Archives For War

IMG_0834

On July 5th while my husband and I were visiting New York City we decided to go downtown to Ground Zero and see the new ‘Freedom Tower’, the ‘Memorial’ fountains and the 9/11 museum. It was a pure coincidence that we were the there the day after Independence Day and not one that the Freedom Tower was designed to be 1,776 feet tall. That day was also the day after the anniversary of the death of John Adams and Thomas Jefferson, both signers of the Declaration of Independence.

My husband and I met while working at One World Trade Center and here we were almost 27 years later peering into the fountains contained within the footprints of One World Trade and Two World Trade. I stood mesmerized as the water cascaded over granite walls and fell into infinity. Etched into the perimeter of each fountain were the names of those who died in the terrorist attacks of 9/11 and 1993. The fountain memorial was very profound and moving. For me it was symbolic of the collapse of the buildings and the vacuous plunge to a state of death and then infinity. It also reminded me of the initial and long-lasting hole left in the heart after the death of a loved one. Yet even still I mused that water was symbolic of life. I also noticed that the fountains were surrounded by rows of mighty oak trees outlining the outside footprint of the missing buildings. Continue Reading…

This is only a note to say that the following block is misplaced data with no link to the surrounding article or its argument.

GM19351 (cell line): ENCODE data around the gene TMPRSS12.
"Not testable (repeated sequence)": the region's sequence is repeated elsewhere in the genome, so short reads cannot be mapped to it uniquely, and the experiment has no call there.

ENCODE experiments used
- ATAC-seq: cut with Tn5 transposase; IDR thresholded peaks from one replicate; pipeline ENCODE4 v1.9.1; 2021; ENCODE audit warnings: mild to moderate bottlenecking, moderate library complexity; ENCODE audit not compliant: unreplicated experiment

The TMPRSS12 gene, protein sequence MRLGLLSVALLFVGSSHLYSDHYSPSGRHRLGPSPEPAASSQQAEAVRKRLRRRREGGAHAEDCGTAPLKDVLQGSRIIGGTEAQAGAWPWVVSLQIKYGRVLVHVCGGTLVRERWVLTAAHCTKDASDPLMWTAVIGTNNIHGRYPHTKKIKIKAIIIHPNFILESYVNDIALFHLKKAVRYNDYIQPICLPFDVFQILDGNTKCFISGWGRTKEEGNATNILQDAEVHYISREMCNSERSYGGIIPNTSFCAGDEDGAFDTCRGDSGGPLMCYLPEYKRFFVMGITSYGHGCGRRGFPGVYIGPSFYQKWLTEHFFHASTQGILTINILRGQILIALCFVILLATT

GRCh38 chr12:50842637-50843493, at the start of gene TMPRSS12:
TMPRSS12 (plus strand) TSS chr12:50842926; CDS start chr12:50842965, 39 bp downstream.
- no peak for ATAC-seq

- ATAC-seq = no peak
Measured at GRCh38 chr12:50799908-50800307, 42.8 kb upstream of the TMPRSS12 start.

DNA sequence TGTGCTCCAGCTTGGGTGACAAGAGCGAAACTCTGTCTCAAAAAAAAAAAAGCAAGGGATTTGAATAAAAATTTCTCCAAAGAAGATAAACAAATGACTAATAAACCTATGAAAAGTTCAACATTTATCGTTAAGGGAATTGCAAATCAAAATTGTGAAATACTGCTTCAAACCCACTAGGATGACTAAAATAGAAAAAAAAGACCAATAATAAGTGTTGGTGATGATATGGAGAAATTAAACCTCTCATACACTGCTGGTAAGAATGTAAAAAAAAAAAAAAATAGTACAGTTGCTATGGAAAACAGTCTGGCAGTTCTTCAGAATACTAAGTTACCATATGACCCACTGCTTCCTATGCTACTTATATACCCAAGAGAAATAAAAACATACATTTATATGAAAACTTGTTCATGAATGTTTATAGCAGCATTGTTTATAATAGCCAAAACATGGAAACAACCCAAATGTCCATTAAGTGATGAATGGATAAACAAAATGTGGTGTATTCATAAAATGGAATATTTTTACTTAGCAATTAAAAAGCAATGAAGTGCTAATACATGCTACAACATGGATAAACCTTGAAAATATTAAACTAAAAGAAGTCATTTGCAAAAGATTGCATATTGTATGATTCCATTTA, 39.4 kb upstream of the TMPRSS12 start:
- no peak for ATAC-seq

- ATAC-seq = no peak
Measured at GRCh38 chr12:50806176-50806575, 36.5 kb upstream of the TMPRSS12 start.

8350920_s

 

“All morning they watched for the plane which they thought would be looking for them. They cursed war in general and PTs in particular. At about ten o’clock the hulk heaved a moist sigh and turned turtle.”

John Hersey, writer Hiroshima

During the past few months I have been seeing various physical therapists, first for tendonitis in my wrists and arms. The pain then moved to my right shoulder where my shoulder blade is now protruding hence necessitating a new physical therapist. The quest to release this pain and get back in alignment is also augmented by seeing a myofascial release practitioner. See:  http://www.mayoclinic.org/diseases-conditions/back-pain/expert-answers/myofascial-release/faq-20058136)

Trigger point massage at physical therapy is highlighting the fact that my muscles are frozen in spasms and knots not just in my right shoulder, but also throughout my entire back and along my spine. I wonder, how is it I can be in so much pain and for the most part am not even aware of it until I am touched or it becomes so bad it then enters my awareness?

The physical therapist does not think this is the result of any injury or trauma, at least on the physical level. So what is left – emotional injury, psychological injury, repressed feelings, stress trauma? This is the next quest in my journey of healing—to determine what is causing this and fix it. Continue Reading…

20752460_s

On Saturday January 4, 2014, The New York Times published an opinion piece online in their ‘Sunday Review’ by George Johnson entitled “Why Everyone Seems to Have Cancer”.

I reacted immediately, first just from the title of the piece, which infers, at least to me, a ho-hum reaction to this devastating disease. It also, in my opinion, minimizes the impact of cancer on the population, my population, The Nation of Cancer. I read his piece but would not read the comments since I didn’t want my reaction to be tempered by the contributions of others. That being said, I apologize if my comments are redundant with those already posted.